“What is beauty to you?”
Here is the irony. Two judges at the 1st round of a beauty pageant asked me this question.
Yet, I had no idea what to say.
As I sat there with a blank mind, I engaged in a brief eye staring contest with the judges and played thumb war with my hands, not knowing what to say.
But just as my left thumb was about to become victor in the one minute war against my right, my mind clicked.
I recalled the time when I first entered the orientation session.
There were ten other contestants, all beautiful and all intimidating.
They wore glittering dresses and layers of makeup.
Meanwhile, I stood in my dirty sneakers and bare face with a forced smile.
We picked our contestant numbers randomly. I got number 9.
From that point on, I was referred to by the number 9 rather than my name.
I thought that was bizarre and quite frankly, terrible.
I felt like I was being objectified. Could it get any worse?
The first rehearsal was terrible.
I am not and will never be a dancer.
As I looked like an octopus struggling to learn the steps to the group dance, the other contestants leaped around the room like butterflies.
I could see our trainer cringe, while she carefully observed my clumsy steps.
“Number 9, you need to stretch out your arms more!”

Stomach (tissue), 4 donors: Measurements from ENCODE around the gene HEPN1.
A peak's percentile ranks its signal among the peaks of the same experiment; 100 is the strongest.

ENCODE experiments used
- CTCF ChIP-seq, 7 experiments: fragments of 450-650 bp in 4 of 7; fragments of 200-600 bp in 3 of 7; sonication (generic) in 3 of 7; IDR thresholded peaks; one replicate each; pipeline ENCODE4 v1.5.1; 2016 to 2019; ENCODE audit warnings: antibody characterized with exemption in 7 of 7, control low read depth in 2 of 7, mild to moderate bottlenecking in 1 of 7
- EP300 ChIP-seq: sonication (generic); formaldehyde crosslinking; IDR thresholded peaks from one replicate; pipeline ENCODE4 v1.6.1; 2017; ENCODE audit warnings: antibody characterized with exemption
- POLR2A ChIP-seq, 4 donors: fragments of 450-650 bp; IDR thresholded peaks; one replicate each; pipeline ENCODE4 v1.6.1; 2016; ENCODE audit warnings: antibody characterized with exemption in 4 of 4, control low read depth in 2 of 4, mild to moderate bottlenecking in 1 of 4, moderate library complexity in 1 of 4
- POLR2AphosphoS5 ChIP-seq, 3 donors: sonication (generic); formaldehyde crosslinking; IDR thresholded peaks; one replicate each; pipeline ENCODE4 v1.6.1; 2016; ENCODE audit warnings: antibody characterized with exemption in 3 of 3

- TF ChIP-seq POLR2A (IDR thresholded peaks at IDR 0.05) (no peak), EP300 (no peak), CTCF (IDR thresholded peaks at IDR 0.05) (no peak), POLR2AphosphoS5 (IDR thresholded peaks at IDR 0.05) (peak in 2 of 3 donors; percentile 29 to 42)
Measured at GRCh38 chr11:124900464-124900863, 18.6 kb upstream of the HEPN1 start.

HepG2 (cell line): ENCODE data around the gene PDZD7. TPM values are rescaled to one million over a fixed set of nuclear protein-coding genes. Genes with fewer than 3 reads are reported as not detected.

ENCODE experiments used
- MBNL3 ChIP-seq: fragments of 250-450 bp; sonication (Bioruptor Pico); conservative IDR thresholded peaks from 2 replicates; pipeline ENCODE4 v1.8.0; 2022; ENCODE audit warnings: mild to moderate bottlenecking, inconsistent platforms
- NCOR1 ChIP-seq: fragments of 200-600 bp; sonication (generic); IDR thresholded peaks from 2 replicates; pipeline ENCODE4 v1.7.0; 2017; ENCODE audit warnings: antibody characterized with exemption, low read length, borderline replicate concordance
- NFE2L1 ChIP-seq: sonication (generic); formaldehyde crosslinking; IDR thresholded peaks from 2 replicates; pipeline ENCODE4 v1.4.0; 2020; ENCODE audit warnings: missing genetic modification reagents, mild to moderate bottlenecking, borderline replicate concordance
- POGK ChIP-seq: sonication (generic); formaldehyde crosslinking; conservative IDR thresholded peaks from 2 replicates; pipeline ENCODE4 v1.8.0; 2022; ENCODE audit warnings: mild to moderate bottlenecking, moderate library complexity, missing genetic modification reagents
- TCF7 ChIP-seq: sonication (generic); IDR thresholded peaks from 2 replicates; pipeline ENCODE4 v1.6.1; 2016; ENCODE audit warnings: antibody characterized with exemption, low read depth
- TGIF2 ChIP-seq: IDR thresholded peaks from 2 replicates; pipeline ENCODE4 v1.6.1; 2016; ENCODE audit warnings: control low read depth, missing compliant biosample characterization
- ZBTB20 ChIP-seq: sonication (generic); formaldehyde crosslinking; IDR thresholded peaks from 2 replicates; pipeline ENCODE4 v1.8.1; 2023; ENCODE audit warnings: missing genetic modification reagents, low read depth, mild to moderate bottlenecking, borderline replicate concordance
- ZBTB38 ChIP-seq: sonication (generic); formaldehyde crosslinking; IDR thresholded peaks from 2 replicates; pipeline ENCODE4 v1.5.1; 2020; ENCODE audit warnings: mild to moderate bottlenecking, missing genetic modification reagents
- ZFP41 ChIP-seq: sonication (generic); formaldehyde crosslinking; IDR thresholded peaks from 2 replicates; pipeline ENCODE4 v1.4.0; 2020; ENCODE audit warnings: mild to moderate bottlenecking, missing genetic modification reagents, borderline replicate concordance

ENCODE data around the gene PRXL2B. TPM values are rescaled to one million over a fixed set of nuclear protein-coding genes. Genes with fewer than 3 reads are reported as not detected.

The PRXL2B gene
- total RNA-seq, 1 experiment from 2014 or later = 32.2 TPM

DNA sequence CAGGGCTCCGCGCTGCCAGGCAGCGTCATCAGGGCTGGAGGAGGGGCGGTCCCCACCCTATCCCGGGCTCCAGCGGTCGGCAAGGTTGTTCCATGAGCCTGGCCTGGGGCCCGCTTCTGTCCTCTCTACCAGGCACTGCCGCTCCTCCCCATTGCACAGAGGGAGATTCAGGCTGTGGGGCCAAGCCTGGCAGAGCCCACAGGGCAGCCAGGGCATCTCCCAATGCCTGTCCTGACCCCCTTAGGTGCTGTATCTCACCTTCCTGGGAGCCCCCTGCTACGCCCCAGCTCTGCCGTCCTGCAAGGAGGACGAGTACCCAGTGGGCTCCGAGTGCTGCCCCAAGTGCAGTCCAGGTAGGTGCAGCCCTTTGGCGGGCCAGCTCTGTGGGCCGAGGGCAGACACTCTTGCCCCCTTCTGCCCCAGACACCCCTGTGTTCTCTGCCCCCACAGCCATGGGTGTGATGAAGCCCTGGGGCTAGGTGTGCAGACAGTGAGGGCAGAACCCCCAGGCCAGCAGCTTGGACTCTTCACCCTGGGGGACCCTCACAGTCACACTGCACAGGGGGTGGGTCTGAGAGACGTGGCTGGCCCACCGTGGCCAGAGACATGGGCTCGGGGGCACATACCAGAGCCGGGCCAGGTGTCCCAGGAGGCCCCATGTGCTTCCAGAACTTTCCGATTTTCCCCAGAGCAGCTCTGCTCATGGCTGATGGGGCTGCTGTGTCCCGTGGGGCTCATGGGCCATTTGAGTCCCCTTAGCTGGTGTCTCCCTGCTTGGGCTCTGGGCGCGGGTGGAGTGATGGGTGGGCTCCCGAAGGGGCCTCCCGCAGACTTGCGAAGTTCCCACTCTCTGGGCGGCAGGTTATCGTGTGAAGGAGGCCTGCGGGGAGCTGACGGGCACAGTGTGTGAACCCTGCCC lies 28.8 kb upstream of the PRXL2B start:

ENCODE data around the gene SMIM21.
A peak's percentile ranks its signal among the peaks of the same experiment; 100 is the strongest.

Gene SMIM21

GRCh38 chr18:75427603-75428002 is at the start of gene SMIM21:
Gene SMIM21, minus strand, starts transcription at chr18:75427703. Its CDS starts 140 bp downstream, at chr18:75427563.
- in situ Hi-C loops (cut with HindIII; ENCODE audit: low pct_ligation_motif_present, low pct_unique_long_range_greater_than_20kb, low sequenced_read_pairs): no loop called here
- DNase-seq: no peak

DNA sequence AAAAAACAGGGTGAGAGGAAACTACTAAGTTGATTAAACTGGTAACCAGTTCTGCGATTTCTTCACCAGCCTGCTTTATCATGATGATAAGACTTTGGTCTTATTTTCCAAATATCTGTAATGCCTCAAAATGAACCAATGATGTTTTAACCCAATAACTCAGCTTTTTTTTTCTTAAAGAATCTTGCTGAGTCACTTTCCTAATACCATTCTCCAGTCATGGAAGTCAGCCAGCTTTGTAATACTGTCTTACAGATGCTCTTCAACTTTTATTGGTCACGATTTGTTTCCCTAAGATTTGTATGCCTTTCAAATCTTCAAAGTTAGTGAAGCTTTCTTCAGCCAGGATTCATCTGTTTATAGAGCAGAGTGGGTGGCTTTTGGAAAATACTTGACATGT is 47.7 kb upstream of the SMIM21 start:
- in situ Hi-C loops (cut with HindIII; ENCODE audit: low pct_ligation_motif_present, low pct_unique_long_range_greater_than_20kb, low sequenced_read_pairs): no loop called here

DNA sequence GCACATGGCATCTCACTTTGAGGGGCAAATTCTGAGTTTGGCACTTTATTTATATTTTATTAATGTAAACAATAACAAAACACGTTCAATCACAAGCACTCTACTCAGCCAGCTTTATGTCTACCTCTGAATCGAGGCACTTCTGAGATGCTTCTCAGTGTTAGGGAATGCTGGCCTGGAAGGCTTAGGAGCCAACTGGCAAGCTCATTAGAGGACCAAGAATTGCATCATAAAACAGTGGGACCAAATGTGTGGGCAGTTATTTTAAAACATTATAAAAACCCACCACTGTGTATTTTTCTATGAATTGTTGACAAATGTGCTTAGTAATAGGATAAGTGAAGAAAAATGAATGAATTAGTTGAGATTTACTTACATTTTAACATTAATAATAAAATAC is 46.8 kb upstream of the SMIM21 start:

“Number 9, you need to kneel on this beat!”
“Number 9, are you alright?!”
I could see everyone’s eyes follow my fall down to the cold ground.
My ankle turned, my heels clumped, my mouth opened up for a slight gasp.
The next second, I was on the ground, splat.
Until that point, I had experienced the stereotypes of a beauty pageant.
Objectification, hurt emotions, and physical injuries.
The once 10 pairs of intimidating eyes transformed into warm faces.
I did not experience the typical fights portrayed in media regarding beauty pageants.
Our identities grew and we began to refer to each other by names.
We encouraged each other through group chats and social media.
We shouted words of good luck as our arms wiggled with weakness during our two minute planks. Moreover, we became a united team that shared our love for matcha ice cream and brunch.
On the day of the pageant, I stood on stage for two hours.
I recalled the moment I wanted this whole episode to be over.
There was a time when I was frightened of potentially experiencing the stigma of beauty pageants the media portrayed.
Now, I didn’t want to lose a single second.
“What is beauty to you?”
As cheesy as this may sound, beauty cannot be defined.
In fact, it exists in every aspect of our lives, regardless of how society may define it.
As contestant number nine of a beauty pageant, I can definitively say that beauty is not always found in the expected, but must also be sought for in the unexpected.
Up to this point in this article, I have repeated the word “beauty” eleven times as homage to our team of eleven contestants. I believe this random coincidence can be beautiful.
My point is that anything, literally anything, can define beauty and that it is our job to realize this.